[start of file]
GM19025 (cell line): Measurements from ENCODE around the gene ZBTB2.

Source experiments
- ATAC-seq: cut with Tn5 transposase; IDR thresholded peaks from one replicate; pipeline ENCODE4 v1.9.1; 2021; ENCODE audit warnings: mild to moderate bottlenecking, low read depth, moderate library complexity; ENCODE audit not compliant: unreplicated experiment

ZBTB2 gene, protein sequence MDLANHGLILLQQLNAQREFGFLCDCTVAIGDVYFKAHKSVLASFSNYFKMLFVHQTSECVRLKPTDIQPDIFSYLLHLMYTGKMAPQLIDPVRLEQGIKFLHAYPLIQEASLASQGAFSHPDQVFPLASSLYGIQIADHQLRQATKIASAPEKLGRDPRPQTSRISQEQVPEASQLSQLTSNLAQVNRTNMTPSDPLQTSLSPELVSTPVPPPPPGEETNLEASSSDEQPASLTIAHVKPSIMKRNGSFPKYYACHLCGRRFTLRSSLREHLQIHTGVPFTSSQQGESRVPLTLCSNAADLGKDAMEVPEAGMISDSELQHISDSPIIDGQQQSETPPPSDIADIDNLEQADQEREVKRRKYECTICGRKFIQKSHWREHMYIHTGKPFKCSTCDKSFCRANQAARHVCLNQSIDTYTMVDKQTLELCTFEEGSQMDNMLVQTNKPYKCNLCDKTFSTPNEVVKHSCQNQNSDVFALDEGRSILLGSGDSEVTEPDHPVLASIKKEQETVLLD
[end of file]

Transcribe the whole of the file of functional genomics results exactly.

GM19025 (cell line): Measurements from ENCODE around the gene ZBTB2.

Source experiments
- ATAC-seq: cut with Tn5 transposase; IDR thresholded peaks from one replicate; pipeline ENCODE4 v1.9.1; 2021; ENCODE audit warnings: mild to moderate bottlenecking, low read depth, moderate library complexity; ENCODE audit not compliant: unreplicated experiment

ZBTB2 gene, protein sequence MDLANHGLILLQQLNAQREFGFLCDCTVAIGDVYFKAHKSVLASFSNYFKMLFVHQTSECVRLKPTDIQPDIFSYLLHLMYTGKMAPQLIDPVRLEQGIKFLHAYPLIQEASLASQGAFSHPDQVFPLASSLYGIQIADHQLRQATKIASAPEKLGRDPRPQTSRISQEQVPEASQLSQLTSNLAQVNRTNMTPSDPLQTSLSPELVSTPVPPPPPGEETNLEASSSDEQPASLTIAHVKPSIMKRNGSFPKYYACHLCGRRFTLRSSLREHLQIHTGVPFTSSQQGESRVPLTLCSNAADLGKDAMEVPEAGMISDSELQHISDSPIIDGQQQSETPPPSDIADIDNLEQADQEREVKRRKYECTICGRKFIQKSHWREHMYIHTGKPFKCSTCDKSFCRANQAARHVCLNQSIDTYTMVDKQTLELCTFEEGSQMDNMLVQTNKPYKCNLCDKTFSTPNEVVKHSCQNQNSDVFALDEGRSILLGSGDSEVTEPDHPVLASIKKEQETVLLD